Flitting from oak to hickory, the breeding male "Blackburnian Warbler" lights up the ridges of the Appalachians. The black and white bird has an orange throat, crown patch and eyebrow, and large white wing patches. Both sexes are boldly striped.
In the early 1900's, this warbler was sent from America to Mrs. Hugh Blackburn of England, a collector of birds, and named for her.
The female Blackburnian is similar to the male, only she has yellow markings.
The young look like the female.
The "Blackburnian Warbler's" breeding range begins in Saskatchewan eastward to Nova Scotia and southward to the Great Lakes and southern New England. They will also breed in the mountains to northern Georgia.
Calls or song.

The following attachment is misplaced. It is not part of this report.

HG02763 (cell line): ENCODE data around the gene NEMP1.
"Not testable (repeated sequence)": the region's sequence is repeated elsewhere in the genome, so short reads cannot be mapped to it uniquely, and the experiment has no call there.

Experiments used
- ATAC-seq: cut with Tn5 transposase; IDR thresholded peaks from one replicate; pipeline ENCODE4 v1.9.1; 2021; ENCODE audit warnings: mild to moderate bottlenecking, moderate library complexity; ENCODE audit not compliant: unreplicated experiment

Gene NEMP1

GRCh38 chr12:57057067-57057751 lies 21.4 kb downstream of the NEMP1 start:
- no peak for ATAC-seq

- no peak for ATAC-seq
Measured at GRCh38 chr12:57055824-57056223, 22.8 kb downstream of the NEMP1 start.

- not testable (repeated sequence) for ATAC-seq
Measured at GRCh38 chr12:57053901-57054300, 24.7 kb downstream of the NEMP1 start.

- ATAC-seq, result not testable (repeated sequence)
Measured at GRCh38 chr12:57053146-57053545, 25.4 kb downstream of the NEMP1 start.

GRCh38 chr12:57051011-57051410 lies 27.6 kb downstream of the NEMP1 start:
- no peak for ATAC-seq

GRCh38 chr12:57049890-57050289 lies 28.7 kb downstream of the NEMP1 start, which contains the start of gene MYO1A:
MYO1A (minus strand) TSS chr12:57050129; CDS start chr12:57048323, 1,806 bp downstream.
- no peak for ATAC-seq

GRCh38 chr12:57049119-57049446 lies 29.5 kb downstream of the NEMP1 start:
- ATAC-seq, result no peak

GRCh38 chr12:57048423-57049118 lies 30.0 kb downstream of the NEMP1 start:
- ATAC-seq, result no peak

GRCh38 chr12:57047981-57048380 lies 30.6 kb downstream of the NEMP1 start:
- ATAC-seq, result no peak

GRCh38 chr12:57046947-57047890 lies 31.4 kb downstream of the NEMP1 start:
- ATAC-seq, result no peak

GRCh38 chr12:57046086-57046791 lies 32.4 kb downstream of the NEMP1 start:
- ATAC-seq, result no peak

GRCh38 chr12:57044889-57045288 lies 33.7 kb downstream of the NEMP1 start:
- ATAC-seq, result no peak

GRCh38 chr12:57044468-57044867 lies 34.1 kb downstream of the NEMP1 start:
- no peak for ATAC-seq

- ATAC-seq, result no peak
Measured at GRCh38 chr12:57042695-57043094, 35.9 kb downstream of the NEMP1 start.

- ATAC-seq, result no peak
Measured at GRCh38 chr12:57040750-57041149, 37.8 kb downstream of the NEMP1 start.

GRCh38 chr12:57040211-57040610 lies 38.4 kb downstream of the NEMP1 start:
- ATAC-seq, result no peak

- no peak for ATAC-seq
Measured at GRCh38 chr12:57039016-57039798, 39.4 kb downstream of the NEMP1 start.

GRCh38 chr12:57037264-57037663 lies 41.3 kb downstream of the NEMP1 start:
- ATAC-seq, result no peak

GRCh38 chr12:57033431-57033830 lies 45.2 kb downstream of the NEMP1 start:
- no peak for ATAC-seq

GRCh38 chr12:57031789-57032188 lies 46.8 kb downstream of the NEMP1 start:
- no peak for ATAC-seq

The Blackburnian has a repertoire of thin, high-pitched and penetrating notes, "sleet-sleet-sleet-sleet-sleet-sleeee" or "tiddly-tiddly-tiddly-tiddly".
Population and distribution.
These beautiful birds inhabit mixed forests of hardwoods and evergreens, and are hard to locate in the dense foliage.
They winter in Guatemala and southward to North South America.
This warbler builds its nest high up and far out on the edge of a limb, where it is relatively safe. It is made of twigs and lined with lichen, moss and hair. The nest will house four brown spotted eggs.